I had mistaken expectations about the extent of which the book got into the continuing debate alluded to by the subtitle, and I was a little irritated when cultural changes in regard to how fundamentalism's stand against evolution manifested were only analyzed in terms of the Scopes trial. I know, I know, that's the focus of the book, but still, for example, I wanted to know about the other contributing factors that led to a shift from fundamentalists protesting the teaching of evolution in public schools to abandoning public education for home schooling or private Christian schools. What were the economic and broader social changes that went into this? For example, did racial integration play a part? I completely understood why the book focused on just putting this in the context of antievolution, but it still felt like a pretty superficial analysis to make a point of pointing out this shift but only explaining it in the antievolution context....more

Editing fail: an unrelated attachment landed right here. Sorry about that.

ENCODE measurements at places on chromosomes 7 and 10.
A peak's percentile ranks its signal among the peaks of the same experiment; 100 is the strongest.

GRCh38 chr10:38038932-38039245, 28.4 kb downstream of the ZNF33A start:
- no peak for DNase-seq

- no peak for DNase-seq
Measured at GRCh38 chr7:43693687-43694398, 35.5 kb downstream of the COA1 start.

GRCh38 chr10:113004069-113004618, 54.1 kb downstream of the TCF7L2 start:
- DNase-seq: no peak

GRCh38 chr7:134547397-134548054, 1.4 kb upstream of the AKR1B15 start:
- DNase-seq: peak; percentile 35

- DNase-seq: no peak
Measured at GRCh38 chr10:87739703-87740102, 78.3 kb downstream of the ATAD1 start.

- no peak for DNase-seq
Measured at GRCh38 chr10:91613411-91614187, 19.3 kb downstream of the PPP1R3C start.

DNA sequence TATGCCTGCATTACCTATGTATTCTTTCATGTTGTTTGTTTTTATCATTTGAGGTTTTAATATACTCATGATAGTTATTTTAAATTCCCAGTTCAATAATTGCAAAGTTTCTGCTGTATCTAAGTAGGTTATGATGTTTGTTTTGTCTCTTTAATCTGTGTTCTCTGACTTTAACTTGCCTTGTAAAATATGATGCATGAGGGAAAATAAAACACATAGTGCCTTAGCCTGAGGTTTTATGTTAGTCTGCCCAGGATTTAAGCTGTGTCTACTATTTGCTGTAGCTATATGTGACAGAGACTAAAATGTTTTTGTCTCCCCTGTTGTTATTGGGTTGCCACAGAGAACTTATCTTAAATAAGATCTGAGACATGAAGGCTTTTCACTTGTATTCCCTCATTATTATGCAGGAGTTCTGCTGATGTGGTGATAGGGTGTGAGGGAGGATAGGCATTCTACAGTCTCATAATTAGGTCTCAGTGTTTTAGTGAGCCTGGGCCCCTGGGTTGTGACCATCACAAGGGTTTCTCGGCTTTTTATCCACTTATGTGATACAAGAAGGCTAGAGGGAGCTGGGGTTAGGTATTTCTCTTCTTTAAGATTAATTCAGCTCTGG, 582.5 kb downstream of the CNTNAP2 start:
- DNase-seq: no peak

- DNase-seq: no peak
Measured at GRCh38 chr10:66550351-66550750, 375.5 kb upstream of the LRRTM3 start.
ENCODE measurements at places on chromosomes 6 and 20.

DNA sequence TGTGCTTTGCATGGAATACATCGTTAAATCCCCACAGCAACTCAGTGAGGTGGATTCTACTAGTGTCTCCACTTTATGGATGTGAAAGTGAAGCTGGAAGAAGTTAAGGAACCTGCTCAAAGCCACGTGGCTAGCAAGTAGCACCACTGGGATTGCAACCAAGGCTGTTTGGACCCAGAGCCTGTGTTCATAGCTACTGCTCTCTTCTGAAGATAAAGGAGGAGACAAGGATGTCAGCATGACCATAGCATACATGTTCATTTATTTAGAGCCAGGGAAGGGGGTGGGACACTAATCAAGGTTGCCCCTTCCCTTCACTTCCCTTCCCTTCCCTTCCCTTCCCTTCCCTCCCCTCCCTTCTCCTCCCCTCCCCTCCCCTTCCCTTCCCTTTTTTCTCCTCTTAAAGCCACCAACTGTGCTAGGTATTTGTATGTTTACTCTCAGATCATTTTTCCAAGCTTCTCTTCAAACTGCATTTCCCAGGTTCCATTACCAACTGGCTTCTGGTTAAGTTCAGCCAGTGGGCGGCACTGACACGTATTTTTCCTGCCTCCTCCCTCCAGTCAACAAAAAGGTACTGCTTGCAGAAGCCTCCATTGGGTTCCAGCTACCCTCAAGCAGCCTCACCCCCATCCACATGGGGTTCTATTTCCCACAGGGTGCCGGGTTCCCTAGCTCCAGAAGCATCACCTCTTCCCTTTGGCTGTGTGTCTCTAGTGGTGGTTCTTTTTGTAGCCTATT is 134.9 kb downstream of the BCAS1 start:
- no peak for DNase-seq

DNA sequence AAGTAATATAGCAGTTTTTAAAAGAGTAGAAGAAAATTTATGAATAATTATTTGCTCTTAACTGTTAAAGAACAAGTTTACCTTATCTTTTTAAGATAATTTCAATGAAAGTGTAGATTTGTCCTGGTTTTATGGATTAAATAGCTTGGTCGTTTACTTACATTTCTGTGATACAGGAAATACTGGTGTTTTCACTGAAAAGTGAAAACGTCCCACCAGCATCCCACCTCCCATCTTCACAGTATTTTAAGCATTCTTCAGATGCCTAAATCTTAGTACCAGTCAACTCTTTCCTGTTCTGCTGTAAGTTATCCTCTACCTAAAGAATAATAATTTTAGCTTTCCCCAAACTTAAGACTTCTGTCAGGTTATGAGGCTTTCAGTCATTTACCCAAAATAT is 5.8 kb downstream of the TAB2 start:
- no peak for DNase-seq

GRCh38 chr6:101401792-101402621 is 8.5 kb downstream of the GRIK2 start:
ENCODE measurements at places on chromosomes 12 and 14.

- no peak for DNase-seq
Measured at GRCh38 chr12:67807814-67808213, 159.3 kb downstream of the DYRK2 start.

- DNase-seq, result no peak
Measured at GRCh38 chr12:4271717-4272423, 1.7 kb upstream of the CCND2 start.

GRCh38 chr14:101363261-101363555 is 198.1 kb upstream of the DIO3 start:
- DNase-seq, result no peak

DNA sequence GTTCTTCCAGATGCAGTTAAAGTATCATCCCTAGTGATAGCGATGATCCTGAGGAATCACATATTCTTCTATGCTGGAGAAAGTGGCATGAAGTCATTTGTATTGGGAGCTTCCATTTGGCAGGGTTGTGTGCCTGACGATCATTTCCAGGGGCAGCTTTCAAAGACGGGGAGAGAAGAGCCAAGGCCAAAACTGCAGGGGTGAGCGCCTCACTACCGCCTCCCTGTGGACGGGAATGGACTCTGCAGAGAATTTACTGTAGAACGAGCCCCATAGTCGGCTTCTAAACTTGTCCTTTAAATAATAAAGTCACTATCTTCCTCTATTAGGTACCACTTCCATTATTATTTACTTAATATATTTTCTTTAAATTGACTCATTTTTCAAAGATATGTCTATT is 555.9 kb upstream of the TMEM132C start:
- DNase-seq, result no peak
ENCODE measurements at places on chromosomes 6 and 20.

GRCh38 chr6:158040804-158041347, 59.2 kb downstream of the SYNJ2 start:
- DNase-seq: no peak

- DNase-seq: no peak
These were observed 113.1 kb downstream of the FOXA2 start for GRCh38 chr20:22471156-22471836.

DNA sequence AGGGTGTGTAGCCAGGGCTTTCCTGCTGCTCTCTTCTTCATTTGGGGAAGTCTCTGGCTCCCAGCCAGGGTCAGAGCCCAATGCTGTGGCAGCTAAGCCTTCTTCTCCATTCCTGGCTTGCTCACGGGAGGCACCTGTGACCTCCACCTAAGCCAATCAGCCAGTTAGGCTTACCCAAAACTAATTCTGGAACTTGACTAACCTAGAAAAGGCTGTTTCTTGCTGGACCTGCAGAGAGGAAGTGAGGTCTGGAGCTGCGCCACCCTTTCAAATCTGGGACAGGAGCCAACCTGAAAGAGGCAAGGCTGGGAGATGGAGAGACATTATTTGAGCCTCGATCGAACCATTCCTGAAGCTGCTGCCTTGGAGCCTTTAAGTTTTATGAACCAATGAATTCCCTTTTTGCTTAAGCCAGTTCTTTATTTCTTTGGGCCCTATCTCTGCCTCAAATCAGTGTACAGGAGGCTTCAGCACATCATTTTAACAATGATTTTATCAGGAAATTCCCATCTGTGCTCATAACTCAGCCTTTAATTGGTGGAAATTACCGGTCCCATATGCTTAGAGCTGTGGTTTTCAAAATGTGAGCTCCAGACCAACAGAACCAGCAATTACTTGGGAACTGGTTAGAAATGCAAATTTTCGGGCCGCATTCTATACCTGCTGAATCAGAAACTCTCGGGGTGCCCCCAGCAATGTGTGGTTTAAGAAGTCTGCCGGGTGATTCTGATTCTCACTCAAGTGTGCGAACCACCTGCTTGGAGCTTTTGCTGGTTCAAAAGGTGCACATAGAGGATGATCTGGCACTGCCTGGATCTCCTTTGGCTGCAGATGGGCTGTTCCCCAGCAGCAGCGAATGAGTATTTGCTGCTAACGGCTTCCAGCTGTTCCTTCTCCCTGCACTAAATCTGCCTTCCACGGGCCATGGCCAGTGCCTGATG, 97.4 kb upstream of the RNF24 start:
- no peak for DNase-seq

This isn't my favorite edition of this anthology, but while I could have done with less medical articles (personal preference), there were quite a fewThis isn't my favorite edition of this anthology, but while I could have done with less medical articles (personal preference), there were quite a few unique and engaging pieces in this collection. My favorites and the ones I found most thought-provoking:
"Manifold Destiny," by Sylvia Nasar and David Gruber, originally published in THE NEW YORKER, about the unintended controversy surrounding the Russian mathematician Grigori Perelman's proof of the Poincaré conjecture, and the consequences of this for the field of mathematics.
"Truth and Consequences," by Jennifer Couzin, originally published in SCIENCE, about a group of graduate students who discover potential data falsification in their professor (and lab adviser)'s work.
"Butterfly Lessons," by Elizabeth Kolbert, originally published in THE NEW YORKER, about the myriad of variables that go into predicting the consequences of climate change on different species of plants and animals.